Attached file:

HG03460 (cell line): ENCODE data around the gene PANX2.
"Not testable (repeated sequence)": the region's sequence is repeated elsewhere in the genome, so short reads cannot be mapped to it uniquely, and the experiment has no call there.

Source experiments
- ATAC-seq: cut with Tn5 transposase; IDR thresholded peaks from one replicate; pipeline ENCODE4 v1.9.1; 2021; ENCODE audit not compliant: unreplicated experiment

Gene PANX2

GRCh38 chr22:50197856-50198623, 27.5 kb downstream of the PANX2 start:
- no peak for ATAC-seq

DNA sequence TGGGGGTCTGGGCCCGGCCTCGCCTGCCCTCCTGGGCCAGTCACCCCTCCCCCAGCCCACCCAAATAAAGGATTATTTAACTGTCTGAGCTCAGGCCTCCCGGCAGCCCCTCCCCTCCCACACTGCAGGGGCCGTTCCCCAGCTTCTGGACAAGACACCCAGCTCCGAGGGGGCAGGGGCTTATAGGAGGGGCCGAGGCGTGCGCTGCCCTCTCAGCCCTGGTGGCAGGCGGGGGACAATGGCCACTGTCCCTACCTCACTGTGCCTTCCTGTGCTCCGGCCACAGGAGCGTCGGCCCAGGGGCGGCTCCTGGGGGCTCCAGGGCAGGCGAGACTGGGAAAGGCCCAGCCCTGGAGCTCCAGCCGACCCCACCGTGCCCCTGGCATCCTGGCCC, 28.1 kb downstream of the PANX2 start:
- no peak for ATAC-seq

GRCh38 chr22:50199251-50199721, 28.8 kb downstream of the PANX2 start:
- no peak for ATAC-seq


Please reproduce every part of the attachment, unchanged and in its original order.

HG03460 (cell line): ENCODE data around the gene PANX2.
"Not testable (repeated sequence)": the region's sequence is repeated elsewhere in the genome, so short reads cannot be mapped to it uniquely, and the experiment has no call there.

Source experiments
- ATAC-seq: cut with Tn5 transposase; IDR thresholded peaks from one replicate; pipeline ENCODE4 v1.9.1; 2021; ENCODE audit not compliant: unreplicated experiment

Gene PANX2

GRCh38 chr22:50197856-50198623, 27.5 kb downstream of the PANX2 start:
- no peak for ATAC-seq

DNA sequence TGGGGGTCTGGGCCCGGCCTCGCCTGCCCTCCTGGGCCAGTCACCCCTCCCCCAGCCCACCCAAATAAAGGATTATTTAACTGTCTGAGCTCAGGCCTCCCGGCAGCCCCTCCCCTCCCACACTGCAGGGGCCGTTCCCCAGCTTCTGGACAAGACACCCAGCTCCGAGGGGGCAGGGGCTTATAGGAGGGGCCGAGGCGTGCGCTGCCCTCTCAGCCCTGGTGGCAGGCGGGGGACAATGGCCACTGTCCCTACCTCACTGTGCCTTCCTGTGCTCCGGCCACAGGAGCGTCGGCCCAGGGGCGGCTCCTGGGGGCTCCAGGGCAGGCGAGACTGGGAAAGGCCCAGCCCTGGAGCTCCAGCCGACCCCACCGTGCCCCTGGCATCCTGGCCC, 28.1 kb downstream of the PANX2 start:
- no peak for ATAC-seq

GRCh38 chr22:50199251-50199721, 28.8 kb downstream of the PANX2 start:
- no peak for ATAC-seq